It has come to this, after two decades of the cod moratorium and an empty, largely deserted ocean: kids fishing off the wharf are a novelty.
Younger Boy and a buddy went fishing the other day. Upon their return, I asked the standard, age-old question, “How did the fishing go?”
“We were a tourist attraction,” was the reply. Apparently, the interested onlookers outnumbered the fish — for the record, one conner and one sculpin. But the questions were plentiful. What are you fishing for? How many do you usually catch? What’s the biggest one you’ve ever caught?
The youngsters were baffled that their rods spurred such interest.
People just like to see activity around the water, I explained.
Whether or not the question-poppers were tourists, their interest is a good sign. The past 20 years have been highly unnatural, with hardly a small boat to be seen on the water. The provincial government might think it’s good for outports to be used for tourism rather than for fishing, but hopefully the people of the province have longer memories and a better understanding of economics.
• • •
During dinner recently, discussion turned to the news.
I mentioned the item about the JPMorgan bank executive — actually, former executive — who has to return two years’ worth of salary because of the multibillion-dollar trading loss/scandal at the bank.
Her earnings for those two years? A mere $30 million. The information percolated in Younger Boy’s mind for a few days. Then he mentioned he’d been thinking about that bank executive’s salary, which works out to $40,000 per day.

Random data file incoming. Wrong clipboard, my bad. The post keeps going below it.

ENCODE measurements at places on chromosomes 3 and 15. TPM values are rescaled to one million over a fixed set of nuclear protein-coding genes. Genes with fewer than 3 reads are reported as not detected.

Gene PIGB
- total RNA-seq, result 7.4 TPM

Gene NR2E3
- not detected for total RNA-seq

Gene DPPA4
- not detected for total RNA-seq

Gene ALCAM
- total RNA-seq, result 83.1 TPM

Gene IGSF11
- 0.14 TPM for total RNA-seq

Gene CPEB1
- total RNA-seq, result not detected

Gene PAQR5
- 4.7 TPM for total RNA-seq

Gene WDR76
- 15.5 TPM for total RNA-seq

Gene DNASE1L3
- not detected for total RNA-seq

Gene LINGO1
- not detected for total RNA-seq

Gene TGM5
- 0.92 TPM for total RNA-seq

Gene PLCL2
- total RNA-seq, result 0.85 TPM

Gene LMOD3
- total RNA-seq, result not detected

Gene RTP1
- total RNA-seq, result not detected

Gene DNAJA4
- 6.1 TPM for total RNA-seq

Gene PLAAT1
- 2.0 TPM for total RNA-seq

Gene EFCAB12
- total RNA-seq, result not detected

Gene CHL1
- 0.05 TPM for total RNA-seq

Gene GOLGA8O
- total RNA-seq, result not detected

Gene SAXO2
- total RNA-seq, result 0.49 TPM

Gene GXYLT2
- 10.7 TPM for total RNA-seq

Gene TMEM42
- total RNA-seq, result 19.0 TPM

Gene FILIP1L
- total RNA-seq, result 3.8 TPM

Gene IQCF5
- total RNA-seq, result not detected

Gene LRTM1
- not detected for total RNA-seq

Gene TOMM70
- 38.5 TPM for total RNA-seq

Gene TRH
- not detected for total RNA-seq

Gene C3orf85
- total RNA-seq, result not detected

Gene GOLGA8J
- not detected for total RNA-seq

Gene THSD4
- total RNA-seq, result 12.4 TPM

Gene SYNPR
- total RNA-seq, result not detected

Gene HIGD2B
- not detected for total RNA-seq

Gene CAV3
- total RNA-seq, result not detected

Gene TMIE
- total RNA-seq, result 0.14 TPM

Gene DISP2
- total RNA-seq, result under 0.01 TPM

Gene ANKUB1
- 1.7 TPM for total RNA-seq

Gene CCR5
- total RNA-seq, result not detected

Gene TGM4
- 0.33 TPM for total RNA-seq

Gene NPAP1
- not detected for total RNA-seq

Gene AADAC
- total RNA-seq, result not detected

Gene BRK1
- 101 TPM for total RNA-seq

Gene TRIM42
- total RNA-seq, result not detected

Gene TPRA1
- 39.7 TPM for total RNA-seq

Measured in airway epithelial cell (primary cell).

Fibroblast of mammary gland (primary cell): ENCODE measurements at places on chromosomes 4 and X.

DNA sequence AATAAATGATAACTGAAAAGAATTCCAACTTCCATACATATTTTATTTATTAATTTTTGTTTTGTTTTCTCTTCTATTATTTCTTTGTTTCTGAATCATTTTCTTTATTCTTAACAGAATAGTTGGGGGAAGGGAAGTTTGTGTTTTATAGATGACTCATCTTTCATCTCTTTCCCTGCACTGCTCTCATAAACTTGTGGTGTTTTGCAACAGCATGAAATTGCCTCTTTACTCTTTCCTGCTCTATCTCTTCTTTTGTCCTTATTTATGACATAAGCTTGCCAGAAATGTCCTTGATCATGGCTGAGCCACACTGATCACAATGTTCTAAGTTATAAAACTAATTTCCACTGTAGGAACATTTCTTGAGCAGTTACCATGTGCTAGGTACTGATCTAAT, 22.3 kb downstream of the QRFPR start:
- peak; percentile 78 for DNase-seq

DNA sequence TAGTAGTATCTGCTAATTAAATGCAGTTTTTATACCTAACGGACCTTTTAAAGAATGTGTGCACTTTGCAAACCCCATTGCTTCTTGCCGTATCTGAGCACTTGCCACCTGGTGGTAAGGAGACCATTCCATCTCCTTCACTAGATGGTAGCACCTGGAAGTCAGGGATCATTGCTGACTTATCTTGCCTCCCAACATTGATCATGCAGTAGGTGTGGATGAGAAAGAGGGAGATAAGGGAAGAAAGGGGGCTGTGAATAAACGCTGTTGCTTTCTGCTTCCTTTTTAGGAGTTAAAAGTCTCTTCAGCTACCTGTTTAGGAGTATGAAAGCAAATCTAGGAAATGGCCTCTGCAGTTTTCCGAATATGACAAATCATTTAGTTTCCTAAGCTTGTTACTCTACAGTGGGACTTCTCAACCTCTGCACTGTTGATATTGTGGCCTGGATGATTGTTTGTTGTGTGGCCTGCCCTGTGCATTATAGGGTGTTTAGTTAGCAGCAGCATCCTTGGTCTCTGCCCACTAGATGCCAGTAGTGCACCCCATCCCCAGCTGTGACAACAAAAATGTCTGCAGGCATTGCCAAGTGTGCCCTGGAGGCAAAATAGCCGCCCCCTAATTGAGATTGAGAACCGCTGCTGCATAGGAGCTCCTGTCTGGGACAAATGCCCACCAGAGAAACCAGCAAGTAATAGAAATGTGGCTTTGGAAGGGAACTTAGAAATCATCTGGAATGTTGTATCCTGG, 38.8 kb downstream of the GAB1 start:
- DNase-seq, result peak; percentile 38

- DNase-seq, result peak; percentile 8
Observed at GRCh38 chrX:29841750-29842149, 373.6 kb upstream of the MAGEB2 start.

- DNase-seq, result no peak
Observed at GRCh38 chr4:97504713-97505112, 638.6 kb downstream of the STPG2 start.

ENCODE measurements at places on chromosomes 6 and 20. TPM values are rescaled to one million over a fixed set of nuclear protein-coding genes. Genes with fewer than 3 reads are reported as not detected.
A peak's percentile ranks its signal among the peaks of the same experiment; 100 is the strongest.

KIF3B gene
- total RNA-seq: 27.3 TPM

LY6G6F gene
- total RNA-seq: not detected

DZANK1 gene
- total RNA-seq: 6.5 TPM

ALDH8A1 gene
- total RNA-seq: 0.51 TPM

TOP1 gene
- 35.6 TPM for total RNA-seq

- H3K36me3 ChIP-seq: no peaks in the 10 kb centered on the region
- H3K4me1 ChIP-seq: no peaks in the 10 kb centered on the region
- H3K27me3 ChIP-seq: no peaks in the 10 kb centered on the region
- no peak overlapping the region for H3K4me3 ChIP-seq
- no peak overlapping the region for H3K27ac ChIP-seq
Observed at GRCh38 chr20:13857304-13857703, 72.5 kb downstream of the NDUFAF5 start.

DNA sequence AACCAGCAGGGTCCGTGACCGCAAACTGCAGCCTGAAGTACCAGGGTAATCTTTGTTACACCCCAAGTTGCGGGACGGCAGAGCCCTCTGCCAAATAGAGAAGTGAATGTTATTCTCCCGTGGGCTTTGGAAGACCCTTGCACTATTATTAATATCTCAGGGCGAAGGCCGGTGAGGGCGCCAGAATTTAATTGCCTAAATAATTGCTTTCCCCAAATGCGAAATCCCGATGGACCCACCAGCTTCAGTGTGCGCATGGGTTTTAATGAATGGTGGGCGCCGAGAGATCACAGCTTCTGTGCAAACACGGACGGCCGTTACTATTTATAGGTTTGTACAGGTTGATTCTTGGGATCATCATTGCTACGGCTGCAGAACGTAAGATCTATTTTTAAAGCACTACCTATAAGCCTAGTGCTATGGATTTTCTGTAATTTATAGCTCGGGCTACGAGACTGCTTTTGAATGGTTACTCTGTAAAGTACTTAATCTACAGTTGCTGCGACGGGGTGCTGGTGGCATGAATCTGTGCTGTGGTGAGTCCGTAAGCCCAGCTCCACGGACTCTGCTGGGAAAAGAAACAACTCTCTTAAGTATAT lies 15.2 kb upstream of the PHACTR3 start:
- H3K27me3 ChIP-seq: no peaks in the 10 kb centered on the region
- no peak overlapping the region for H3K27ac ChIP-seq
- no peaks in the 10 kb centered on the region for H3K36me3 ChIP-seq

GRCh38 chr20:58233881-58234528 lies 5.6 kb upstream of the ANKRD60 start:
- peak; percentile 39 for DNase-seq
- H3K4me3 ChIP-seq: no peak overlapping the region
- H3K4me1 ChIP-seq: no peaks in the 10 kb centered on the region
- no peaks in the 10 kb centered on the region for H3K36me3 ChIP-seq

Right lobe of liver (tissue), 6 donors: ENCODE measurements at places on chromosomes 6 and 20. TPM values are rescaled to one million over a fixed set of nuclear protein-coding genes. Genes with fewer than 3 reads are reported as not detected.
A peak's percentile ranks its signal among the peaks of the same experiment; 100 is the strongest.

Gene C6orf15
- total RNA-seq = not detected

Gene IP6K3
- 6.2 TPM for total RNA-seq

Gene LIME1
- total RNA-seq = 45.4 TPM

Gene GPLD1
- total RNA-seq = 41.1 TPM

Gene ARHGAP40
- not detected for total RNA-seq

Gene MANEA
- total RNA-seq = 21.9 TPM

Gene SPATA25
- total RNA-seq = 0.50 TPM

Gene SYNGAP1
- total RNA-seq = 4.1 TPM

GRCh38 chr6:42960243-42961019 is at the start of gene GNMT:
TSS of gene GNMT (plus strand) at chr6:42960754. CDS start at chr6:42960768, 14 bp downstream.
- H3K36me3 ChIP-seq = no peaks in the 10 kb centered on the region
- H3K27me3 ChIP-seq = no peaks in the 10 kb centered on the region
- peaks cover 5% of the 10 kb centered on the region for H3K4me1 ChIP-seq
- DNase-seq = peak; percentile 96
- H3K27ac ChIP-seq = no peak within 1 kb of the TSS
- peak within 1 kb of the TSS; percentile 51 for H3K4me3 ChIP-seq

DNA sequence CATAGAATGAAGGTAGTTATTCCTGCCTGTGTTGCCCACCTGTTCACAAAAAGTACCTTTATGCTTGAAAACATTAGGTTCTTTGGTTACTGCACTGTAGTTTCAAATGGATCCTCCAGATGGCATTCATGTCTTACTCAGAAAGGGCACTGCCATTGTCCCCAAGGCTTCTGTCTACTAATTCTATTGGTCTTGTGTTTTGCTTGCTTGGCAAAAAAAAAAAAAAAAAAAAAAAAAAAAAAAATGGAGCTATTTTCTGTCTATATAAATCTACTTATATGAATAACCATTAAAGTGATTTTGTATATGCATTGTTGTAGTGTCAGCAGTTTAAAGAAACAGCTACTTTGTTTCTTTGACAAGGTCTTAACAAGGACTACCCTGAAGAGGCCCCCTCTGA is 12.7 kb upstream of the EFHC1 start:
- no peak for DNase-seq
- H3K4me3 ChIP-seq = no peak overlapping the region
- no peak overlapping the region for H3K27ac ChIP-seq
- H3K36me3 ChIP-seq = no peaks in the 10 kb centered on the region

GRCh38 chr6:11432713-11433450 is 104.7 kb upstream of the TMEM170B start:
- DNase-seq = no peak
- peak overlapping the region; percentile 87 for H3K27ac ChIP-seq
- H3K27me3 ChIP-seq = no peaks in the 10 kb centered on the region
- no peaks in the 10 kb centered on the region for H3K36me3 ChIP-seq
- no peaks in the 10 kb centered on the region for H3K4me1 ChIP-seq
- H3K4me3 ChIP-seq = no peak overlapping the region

“That’s more than some people make in a year,” he said. “That’s insane.” The kid fully deserves his formidable collection of math awards. Premier Kathy Dunderdale should give him a call and ask him about Muskrat Falls.
Actually, being too young to have ever held a real job — similar to but not quite the same as some MPs — he was too literal in his calculation, and counted all 365 days of each year. Using the more likely figure of 250 workdays per year, the (former) JPMorgan executive’s daily pay was closer to $60,000.
Surely such remuneration goes beyond “insane” and into the realm of “epic fail.”
• • •
It’s tough to beat the great combination of a hot summer day, a cool shed and a cold beer. Tried the iceberg beer. Love the blue bottles. Tastes good, too.
Younger Boy is perplexed by all the publicity about iceberg beer, iceberg vodka, iceberg this, iceberg that.
“Everybody talks about drinking something from a 12,000-year-old iceberg,” he said in bewilderment. “But every glass of water they drink is millions of years old.”
It’s been more than 30 years since I took Biology 101, so I had to resort to Google on this one.
Specifically: do hydrogen and oxygen atoms separate when water evaporates?
We look forward to seeing what the Tourism Department will do with this one.
• • •
Every year, old propane barbecues line the roadsides like lupin to await the annual garbage pickup. If you haven’t thrown your old one out yet … don’t.
I almost did, but then got a better idea.
We bought a new propane barbecue.
We were also going to buy a charcoal barbecue, just for fun and variety.
They’re popular again, and you can get them for $50 to $200. Instead, I used a wrench and pliers and removed the gasworks from the old one.
Plug side holes with nuts, bolts and large washers; lay down a sheet of metal to cover the gasworks gaps. And there you have a perfect, standup charcoal barbecue, free of charge.
Tell your friends you read about it here first.
Brian Jones is a desk editor at The Telegram. He can be reached at firstname.lastname@example.org.